Tension pyopneumothorax caused by Parvimonas micra: a case report
Journal of Cardiothoracic Surgery volume 18, Article number: 120 (2023)
Tension pyopneumothorax is a rare and life-threatening complication of pneumonia, lung abscess, and empyema, and immediate thoracic drainage or surgery is required. A 70-year-old man presented to another hospital 2 weeks after exacerbation of dyspnea and anorexia. Chest X-ray imaging revealed leftward deviation of the mediastinum, pleural effusion, and collapse of the right lung. The patient was referred to our hospital for surgical treatment. He underwent chest drainage immediately after the transfer. The patient’s blood pressure was elevated after drainage. Chest X-ray imaging showed improvement in the mediastinal deviation, but expansion failure of the lung occurred. Debridement and parietal and visceral decortications were performed under thoracotomy. The thoracic cavity was irrigated using a pulse lavage irrigation system with 12,000 mL of saline. The patient underwent fibrinolytic therapy with intrathoracic urokinase postoperatively because of persistent high inflammatory marker levels and multilocular pleural effusion. Parvimonas micra was detected in the preoperative pleural fluid culture. He was discharged on postoperative day 22 and followed up as an outpatient afterwards. Two years have passed since the surgery, and there has been no recurrence of empyema. Decortication of the parietal and visceral pleura and irrigation using a pulse lavage irrigation system were effective.
Tension pyopneumothorax (TPPTx) is a rare and life-threatening complication of pneumonia, lung abscess and empyema . Empyema occurs when there are purulent exudates within the pleural space, which may or may not be associated with air or gas. TPPTx occurs when an empyema causes pneumothorax. Large amounts of purulent exudates and gas can cause lung collapse and shift the mediastinal organs, such as the heart, lungs, and trachea. Increased intrathoracic pressure can reduce the venous return with secondarily decreased cardiac output, and mediastinal deviation can compress the contralateral lung, leading to an emergent situation [2, 3]. Therefore, immediate thoracic drainage or surgery is often required. Herein, we report a successful surgical treatment of TPPTx caused by Parvimonas micra.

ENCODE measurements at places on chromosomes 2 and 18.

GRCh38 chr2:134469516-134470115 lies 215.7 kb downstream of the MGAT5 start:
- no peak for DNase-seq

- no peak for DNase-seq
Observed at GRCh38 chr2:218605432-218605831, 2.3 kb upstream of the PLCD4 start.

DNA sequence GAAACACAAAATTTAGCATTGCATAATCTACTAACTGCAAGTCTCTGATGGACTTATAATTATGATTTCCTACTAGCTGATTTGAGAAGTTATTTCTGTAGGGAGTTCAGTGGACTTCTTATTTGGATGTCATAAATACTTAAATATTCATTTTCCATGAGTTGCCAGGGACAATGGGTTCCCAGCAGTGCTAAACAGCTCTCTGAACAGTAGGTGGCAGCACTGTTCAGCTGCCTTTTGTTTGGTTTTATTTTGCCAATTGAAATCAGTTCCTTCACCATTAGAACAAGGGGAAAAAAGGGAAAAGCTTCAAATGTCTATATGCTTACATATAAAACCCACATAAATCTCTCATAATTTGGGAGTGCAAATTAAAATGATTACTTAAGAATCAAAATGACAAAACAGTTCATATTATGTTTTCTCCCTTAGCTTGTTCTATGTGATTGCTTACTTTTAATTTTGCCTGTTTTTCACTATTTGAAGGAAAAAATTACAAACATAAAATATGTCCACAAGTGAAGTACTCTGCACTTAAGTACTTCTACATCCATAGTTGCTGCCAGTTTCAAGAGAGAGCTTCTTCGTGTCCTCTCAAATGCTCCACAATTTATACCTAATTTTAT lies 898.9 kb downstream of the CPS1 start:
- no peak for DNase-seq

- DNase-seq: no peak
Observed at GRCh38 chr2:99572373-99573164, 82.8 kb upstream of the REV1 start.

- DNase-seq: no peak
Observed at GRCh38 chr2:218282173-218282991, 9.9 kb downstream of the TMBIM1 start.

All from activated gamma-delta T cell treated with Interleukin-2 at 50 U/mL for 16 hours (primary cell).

A 70-year-old man presented to the hospital 2 weeks after experiencing exacerbation of dyspnea and anorexia. His medical history included comorbidities, such as hypertension, atrial fibrillation, untreated dental caries, and periodontitis. He had a body temperature of 37.6 °C, blood pressure of 92/58 mmHg, and heart rate of 105 bpm. A chest X-ray (anterior–posterior view) revealed right lung collapse and decreased radiolucency of the right thoracic cavity with leftward deviation of the mediastinum (Fig. 1a). Chest computed tomography revealed pleural effusion with air-fluid level and collapse of the right lung (Fig. 1b). No mediastinal air was observed. White blood cell count and C-reactive protein levels increased markedly to 21,900 /MCL and 24.03 mg/dL, respectively. Procalcitonin level was elevated to 1.90 ng/mL. Thoracentesis was performed and 860 mL of the pleural fluid was aspirated. The pH of the pleural effusion decreased markedly down to 7.1. After initiating meropenem (MPEM) administration (3.0 g/day), the patient was referred to our hospital for surgical treatment. He underwent chest drainage immediately after the transfer. From the tube, 2000 mL of foul-smelling pus drained without air leakage. The patient’s blood pressure increased to 124/74 mmHg. Chest X-ray imaging showed improvement in the mediastinal deviation; however, an expansion failure of the lung was noted, and surgery was planned (Fig. 1c, d). There was no fistula or air leaking from the parenchyma at the beginning of the surgery (Fig. 2a). We first attempted thoracoscopic debridement. However, the parietal and visceral pleura were markedly thickened. Therefore, we converted to thoracotomy and performed parietal and visceral decortication. The parenchyma itself was normal without inflammation or abscess (Fig. 2b). Thoracic cavity was irrigated using a pulse lavage irrigation system with 12,000 mL of saline. An apical and a basal drain were placed over the lung apex and diaphragm. The operation time was 161 min, and the volume of blood loss was 600 mL. The apical drain was removed on postoperative day (POD) 3. On PODs 5 and 13, the patient underwent fibrinolytic therapy using intrathoracic urokinase administration to promote lung expansion because of persistent high inflammatory marker levels and multilocular pleural effusion. P. micra was detected in the preoperative pleural fluid culture. Based on the pleural effusion culture, it was determined to be the causative bacterium, and antibiotics were de-escalated from MPEM to metronidazole (1500 mg/day) on POD 8. The basal drain was removed on POD 20, because no bacteria were detected in either of the two pleural fluid cultures. The patient was discharged on POD 22 (Fig. 3a). The patient is under careful follow-up as an outpatient; at present, 2 years have passed since the operation, and there has been no recurrence of empyema (Fig. 3b, c).